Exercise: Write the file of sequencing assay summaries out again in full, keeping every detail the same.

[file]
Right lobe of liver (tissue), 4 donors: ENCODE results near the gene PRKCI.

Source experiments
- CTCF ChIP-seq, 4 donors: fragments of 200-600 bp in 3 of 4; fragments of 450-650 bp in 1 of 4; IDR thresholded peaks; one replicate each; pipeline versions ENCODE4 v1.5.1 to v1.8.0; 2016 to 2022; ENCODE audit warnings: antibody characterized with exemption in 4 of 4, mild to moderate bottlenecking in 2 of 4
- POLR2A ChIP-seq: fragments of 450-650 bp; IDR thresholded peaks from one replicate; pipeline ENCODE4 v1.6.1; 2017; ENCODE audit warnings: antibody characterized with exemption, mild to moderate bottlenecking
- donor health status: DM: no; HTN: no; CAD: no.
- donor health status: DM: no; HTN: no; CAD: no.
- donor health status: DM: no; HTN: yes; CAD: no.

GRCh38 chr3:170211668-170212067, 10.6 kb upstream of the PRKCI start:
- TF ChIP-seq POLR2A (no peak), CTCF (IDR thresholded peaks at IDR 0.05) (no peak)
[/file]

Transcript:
Right lobe of liver (tissue), 4 donors: ENCODE results near the gene PRKCI.

Source experiments
- CTCF ChIP-seq, 4 donors: fragments of 200-600 bp in 3 of 4; fragments of 450-650 bp in 1 of 4; IDR thresholded peaks; one replicate each; pipeline versions ENCODE4 v1.5.1 to v1.8.0; 2016 to 2022; ENCODE audit warnings: antibody characterized with exemption in 4 of 4, mild to moderate bottlenecking in 2 of 4
- POLR2A ChIP-seq: fragments of 450-650 bp; IDR thresholded peaks from one replicate; pipeline ENCODE4 v1.6.1; 2017; ENCODE audit warnings: antibody characterized with exemption, mild to moderate bottlenecking
- donor health status: DM: no; HTN: no; CAD: no.
- donor health status: DM: no; HTN: no; CAD: no.
- donor health status: DM: no; HTN: yes; CAD: no.

GRCh38 chr3:170211668-170212067, 10.6 kb upstream of the PRKCI start:
- TF ChIP-seq POLR2A (no peak), CTCF (IDR thresholded peaks at IDR 0.05) (no peak)